Ten years ago, Beth Hollenbeck railed against what she saw as the "bullshit hype" of eco-friendly products. Specifically, she took aim at toilet paper, which corporations were labeling "recycled" and inflating costs. In fact, the T.P. wasn't recycled -- it was actually bought from saw mills and did squat for the environment.
"We just got duped," she says. Hollenbeck put her money where her mouth was, and gave up a computer-software job to start the ECO-Store, originally a home-delivery catalogue of truly eco-friendly merchandise -- including toilet paper. She first set up shop at Orange and Kaley avenues south of downtown, moving a year later to the store's current College Park home. At the time, rumors abounded that the area soon would be redeveloped into a retail Mecca.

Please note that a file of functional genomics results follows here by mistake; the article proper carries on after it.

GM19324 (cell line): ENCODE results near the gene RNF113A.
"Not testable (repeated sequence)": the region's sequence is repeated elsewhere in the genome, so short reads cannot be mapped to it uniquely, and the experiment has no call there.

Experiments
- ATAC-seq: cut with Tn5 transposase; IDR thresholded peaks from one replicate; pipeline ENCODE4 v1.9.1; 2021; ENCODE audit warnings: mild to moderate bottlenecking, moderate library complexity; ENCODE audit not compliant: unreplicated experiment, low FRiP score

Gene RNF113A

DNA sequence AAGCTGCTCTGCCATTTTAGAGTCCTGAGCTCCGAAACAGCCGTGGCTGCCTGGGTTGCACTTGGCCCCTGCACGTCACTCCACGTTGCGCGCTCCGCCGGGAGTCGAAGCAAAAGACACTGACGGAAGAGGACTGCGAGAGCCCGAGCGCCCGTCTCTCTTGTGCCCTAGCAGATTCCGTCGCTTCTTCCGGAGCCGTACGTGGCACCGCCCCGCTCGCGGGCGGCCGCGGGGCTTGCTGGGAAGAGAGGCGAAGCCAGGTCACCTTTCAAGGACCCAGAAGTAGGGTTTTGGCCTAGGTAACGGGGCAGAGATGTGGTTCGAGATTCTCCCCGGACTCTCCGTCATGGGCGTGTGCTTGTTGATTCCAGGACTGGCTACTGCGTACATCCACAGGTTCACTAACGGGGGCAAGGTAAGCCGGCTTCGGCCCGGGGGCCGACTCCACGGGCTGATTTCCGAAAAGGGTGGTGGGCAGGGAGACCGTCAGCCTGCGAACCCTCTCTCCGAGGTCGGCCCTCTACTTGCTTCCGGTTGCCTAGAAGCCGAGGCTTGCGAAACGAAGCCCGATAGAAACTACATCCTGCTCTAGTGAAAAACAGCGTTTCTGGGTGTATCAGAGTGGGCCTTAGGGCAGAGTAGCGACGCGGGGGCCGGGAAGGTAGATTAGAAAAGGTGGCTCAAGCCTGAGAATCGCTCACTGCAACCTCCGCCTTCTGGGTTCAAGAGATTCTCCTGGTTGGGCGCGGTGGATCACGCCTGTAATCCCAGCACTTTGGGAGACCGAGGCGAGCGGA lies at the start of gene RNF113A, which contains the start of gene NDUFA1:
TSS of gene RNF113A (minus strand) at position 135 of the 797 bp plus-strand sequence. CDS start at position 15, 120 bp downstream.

As her business grew, the storefront became a haven for environmental activists, and a base from which to convert others. She even started ECO-Action, a nonprofit organization that put together Earth Day events and other clean-up activities. But about five years ago, the eco-fad ended, and business slacked. Redevelopment rumors persisted, but never materialized. The current recession and Sept. 11, Hollenbeck says, sounded the death knell.
"One of the things we did was try to appeal to everybody," Hollenbeck says. "I've been spread far too thin." This Saturday, Feb. 2, the ECO-Store will close its doors, moving its merchandise instead to the Internet (www.eco-store.com) and Hollenbeck's eco-evangelism to ECO-Action, which she promises will be more visible in coming months.
"It's logical to schlep stuff over" to the regular College Park Growers' Market, which ECO-Action helped start, she says, "and not be confined [to the shop] the other 50 hours a week." Now, she'll have more time for what she really enjoys -- some good, old-fashioned activism.